How to Grow and Care For Scarlet Sage ‘Red Salvia’

How to Grow and Care For Scarlet Sage ‘Red Salvia’

How to Grow and Care For Scarlet Sage 'Red Salvia'

James St. John, CC BY 2.0, via Wikimedia Commons

Salvia splendens is the scientific name for red salvia plants. Although the official common name for the plants is scarlet sage, many people simply refer to them as red salvia. Although technically a perennial plant, red salvia is frequently grown as an annual in temperate regions. They are members of the mint family. Salvia splendens occurs in a variety of colours, including white, salmon, pink, purple, lavender, burgundy, and orange, though the scarlet variation is the most well-known.

Scarlet sage should be planted in the butterfly garden when planning or expanding it. Dozens of hummingbirds and butterflies visit this steady, persistent cluster of red tubular blossoms. Even the busiest gardeners can maintain a red sage plant since it is so straightforward. While some varieties of scarlet sage are native to the southern United States and can grow profusely with proper care, scarlet sage herb is not invasive or aggressive.

Red salvia grows quickly and should be planted in the middle of spring, when the soil temperature has reached at least 70 degrees Fahrenheit. At maturity, it can reach heights of 18 to 30 inches. The heart-shaped, dark-green leaves provide a repellent fragrance to mammalian pests, making them resistant to deer and rabbit damage.

Growing Scarlet Sage

Scarlet sage can be planted from seed or small bedding plants purchased from a nearby nursery. Check the labels on the container because scarlet sage also comes in pink and white varieties in addition to red. Seeds need light to germinate, therefore when starting plants from seed, lightly push the seeds into the soil or cover with perlite. A few weeks before the weather warms up outside, start scarlet sage herb seeds indoors in peat pots. When the soil and air temperatures are warm enough, seedlings can be planted outdoors.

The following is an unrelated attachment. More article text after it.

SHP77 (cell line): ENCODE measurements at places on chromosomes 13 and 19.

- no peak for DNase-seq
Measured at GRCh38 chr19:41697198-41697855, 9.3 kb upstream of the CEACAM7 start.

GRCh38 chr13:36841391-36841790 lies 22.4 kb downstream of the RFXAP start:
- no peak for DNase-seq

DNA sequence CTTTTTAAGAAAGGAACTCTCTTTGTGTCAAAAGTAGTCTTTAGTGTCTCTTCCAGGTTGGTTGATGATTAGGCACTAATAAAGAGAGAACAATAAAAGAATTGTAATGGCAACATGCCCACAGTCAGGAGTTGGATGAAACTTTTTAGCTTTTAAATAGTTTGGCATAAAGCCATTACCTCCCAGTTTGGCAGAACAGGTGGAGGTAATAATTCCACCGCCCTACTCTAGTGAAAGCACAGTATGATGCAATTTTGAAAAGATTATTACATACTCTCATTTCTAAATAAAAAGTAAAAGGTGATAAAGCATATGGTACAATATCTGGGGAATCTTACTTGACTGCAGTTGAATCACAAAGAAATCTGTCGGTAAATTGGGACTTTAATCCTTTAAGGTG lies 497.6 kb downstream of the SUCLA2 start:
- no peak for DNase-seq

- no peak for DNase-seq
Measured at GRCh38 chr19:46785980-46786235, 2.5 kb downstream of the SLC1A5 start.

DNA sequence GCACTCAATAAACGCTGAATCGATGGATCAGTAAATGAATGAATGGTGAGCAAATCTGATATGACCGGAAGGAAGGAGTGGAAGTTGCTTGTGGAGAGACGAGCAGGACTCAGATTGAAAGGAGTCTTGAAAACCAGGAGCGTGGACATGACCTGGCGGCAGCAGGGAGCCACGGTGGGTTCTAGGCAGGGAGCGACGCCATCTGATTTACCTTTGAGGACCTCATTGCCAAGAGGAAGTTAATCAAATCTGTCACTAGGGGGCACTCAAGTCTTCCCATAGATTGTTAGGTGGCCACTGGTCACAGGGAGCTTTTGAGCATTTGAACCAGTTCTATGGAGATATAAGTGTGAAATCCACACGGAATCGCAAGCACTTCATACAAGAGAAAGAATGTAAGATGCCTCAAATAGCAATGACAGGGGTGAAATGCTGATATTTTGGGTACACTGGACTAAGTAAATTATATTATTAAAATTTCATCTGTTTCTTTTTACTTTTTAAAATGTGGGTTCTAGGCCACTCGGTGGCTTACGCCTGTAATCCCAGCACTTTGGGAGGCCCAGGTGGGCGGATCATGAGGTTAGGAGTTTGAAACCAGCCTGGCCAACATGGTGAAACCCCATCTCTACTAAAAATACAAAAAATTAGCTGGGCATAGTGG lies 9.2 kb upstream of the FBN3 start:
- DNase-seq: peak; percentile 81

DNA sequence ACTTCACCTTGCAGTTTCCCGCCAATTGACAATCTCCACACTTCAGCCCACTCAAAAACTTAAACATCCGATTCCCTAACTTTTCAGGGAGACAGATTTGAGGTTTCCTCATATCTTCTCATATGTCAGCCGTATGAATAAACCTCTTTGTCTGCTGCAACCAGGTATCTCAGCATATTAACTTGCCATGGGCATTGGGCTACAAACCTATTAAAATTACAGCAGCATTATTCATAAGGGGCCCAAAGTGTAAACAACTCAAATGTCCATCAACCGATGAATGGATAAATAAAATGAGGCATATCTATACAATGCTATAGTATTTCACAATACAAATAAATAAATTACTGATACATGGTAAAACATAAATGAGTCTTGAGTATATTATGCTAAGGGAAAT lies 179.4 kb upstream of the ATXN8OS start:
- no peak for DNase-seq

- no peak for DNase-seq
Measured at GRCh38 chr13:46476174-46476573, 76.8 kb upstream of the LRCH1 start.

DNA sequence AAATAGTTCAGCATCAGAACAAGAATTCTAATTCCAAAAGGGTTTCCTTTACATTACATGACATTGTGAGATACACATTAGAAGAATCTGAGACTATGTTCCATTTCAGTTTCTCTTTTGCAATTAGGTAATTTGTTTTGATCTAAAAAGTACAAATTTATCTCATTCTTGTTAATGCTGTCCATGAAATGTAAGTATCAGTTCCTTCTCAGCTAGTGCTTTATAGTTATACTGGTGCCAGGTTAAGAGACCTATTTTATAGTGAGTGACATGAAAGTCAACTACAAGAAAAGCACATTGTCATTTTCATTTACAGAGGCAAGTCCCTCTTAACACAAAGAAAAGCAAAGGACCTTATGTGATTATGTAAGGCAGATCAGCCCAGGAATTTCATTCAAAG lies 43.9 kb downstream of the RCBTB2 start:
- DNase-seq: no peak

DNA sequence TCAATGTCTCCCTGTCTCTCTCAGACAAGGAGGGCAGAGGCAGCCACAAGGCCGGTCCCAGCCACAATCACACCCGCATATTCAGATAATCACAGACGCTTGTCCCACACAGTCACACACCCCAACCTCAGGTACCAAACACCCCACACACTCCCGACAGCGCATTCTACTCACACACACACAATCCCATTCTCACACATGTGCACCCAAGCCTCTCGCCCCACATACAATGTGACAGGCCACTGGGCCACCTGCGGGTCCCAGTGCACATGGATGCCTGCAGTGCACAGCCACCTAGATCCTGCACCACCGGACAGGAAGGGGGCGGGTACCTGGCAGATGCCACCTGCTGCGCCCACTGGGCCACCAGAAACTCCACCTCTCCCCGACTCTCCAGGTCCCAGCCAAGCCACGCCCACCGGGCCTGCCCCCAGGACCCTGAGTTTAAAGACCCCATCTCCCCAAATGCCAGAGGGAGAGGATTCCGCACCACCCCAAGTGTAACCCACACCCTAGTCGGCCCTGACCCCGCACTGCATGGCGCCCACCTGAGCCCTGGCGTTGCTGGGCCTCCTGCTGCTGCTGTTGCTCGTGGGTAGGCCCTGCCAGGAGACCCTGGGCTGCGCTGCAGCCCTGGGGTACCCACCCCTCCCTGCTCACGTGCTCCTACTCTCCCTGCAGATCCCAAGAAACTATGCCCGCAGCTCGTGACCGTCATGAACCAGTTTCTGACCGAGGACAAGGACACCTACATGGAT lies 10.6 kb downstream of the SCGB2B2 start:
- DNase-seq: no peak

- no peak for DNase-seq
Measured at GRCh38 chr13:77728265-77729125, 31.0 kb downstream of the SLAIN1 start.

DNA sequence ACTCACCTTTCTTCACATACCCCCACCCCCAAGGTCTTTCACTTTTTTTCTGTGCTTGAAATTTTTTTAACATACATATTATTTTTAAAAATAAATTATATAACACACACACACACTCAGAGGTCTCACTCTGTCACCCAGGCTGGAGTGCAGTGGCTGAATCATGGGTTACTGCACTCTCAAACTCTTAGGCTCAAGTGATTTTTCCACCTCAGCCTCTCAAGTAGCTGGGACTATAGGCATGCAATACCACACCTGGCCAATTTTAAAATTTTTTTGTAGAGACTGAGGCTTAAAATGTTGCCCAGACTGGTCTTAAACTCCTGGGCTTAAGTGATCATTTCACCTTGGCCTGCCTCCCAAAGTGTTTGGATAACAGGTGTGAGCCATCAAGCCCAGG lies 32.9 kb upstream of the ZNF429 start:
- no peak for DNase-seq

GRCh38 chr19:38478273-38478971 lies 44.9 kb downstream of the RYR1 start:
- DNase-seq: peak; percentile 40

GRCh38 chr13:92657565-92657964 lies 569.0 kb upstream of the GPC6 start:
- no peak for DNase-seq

Red salvia thrives on sandy loam, rocky soil, or fertile, well-drained soil. Although they thrive in partial shade, scarlet sage plants also thrive in full sun. Use them in mass plantings, borders, and rock gardens, as well as alongside other salvias. Red salvia plants, which can grow to a height of 2 to 4 feet (.6-1.2 m) and a spread of 1 to 2 feet (.3–.6 m), occupy their assigned space without overtaking the bed, as certain members of the mint family are prone to do.

Red salvia roots can decay if overwatered, despite their preference for constantly moist soil. A watering schedule every seven to ten days is usually sufficient, depending on the amount of rainfall and the high daily temperatures. Make sure the top inch or two of soil are dry before watering. If the soil is dry, deeply irrigate the area to ensure that water reaches the plant roots.

Scarlet sage plants should be fertilised with the same balanced fertiliser as your other annual flowering plants for optimal results. Scarlet sage plants do not need to be fertilised on a regular basis and can live with just one in the spring. Scarlet sage plant care requires regular pinching or cutting of wasted flower spikes to encourage more blooms.

Other Salvia Varieties

Many salvia cultivars are available in garden centres and online. While they all require the same care, their colour and height will often vary. Among the most popular kinds are:

Alba‘: a cultivar with white flower spikes that can reach a height of 24 inches.

Ablazin™ Purple‘ is a cultivar with royal purple flower spikes that can grow to be 26 inches tall.

Carabiniere‘: a 14-inch-tall compact cultivar with crimson flower spikes.

Salsa Scarlet Bicolor‘ is a one-of-a-kind cultivar with bicolored red and white spikes of flowers that grows between six and twelve inches tall.

Common Pests and Diseases

To protect your scarlet sage plants, keep a watch out for pests like slugs, snails, and whiteflies. In fact, to avoid bringing any whiteflies home with you, carefully check the undersides of the leaves while purchasing plants at the garden centre. Since whiteflies are a well-known pest in greenhouses, they occasionally travel undetected from the greenhouse to the garden centre. If a plant is infested, use a garden hose to spray a forceful stream of water to flush out the bugs. If it doesn’t work, apply a light insecticidal soap or horticultural oil, such as neem oil, to the plant. Keep in mind that you will need to repeat the applications until there are no more signs of illness.

Related Topics : 20 Plants With Heart Shaped Leaves